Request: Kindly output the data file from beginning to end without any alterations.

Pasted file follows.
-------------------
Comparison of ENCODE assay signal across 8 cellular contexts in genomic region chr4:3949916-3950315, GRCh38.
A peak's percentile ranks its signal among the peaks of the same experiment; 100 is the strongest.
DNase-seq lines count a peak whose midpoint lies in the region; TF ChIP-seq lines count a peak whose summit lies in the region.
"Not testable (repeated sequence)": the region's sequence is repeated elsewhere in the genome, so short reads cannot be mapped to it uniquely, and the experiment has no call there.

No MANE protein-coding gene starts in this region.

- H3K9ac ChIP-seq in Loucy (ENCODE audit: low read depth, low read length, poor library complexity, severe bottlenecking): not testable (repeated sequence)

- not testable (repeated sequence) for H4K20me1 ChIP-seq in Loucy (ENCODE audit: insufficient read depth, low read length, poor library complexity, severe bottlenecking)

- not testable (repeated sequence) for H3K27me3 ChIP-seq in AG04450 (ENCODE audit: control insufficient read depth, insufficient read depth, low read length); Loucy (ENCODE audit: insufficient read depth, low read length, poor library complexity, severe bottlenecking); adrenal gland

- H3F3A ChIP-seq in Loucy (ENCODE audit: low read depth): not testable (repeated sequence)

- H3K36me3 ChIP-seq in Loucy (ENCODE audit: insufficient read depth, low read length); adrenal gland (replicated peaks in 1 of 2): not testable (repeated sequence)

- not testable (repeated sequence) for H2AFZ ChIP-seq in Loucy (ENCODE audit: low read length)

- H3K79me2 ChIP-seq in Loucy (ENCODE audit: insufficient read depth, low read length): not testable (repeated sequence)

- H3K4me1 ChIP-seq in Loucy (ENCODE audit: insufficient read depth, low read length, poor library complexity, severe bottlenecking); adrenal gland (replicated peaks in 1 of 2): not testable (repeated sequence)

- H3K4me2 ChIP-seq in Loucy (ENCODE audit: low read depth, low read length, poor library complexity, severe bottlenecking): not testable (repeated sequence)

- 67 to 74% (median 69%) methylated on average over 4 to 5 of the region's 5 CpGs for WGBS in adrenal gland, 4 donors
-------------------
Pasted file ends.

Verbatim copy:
Comparison of ENCODE assay signal across 8 cellular contexts in genomic region chr4:3949916-3950315, GRCh38.
A peak's percentile ranks its signal among the peaks of the same experiment; 100 is the strongest.
DNase-seq lines count a peak whose midpoint lies in the region; TF ChIP-seq lines count a peak whose summit lies in the region.
"Not testable (repeated sequence)": the region's sequence is repeated elsewhere in the genome, so short reads cannot be mapped to it uniquely, and the experiment has no call there.

No MANE protein-coding gene starts in this region.

- H3K9ac ChIP-seq in Loucy (ENCODE audit: low read depth, low read length, poor library complexity, severe bottlenecking): not testable (repeated sequence)

- not testable (repeated sequence) for H4K20me1 ChIP-seq in Loucy (ENCODE audit: insufficient read depth, low read length, poor library complexity, severe bottlenecking)

- not testable (repeated sequence) for H3K27me3 ChIP-seq in AG04450 (ENCODE audit: control insufficient read depth, insufficient read depth, low read length); Loucy (ENCODE audit: insufficient read depth, low read length, poor library complexity, severe bottlenecking); adrenal gland

- H3F3A ChIP-seq in Loucy (ENCODE audit: low read depth): not testable (repeated sequence)

- H3K36me3 ChIP-seq in Loucy (ENCODE audit: insufficient read depth, low read length); adrenal gland (replicated peaks in 1 of 2): not testable (repeated sequence)

- not testable (repeated sequence) for H2AFZ ChIP-seq in Loucy (ENCODE audit: low read length)

- H3K79me2 ChIP-seq in Loucy (ENCODE audit: insufficient read depth, low read length): not testable (repeated sequence)

- H3K4me1 ChIP-seq in Loucy (ENCODE audit: insufficient read depth, low read length, poor library complexity, severe bottlenecking); adrenal gland (replicated peaks in 1 of 2): not testable (repeated sequence)

- H3K4me2 ChIP-seq in Loucy (ENCODE audit: low read depth, low read length, poor library complexity, severe bottlenecking): not testable (repeated sequence)

- 67 to 74% (median 69%) methylated on average over 4 to 5 of the region's 5 CpGs for WGBS in adrenal gland, 4 donors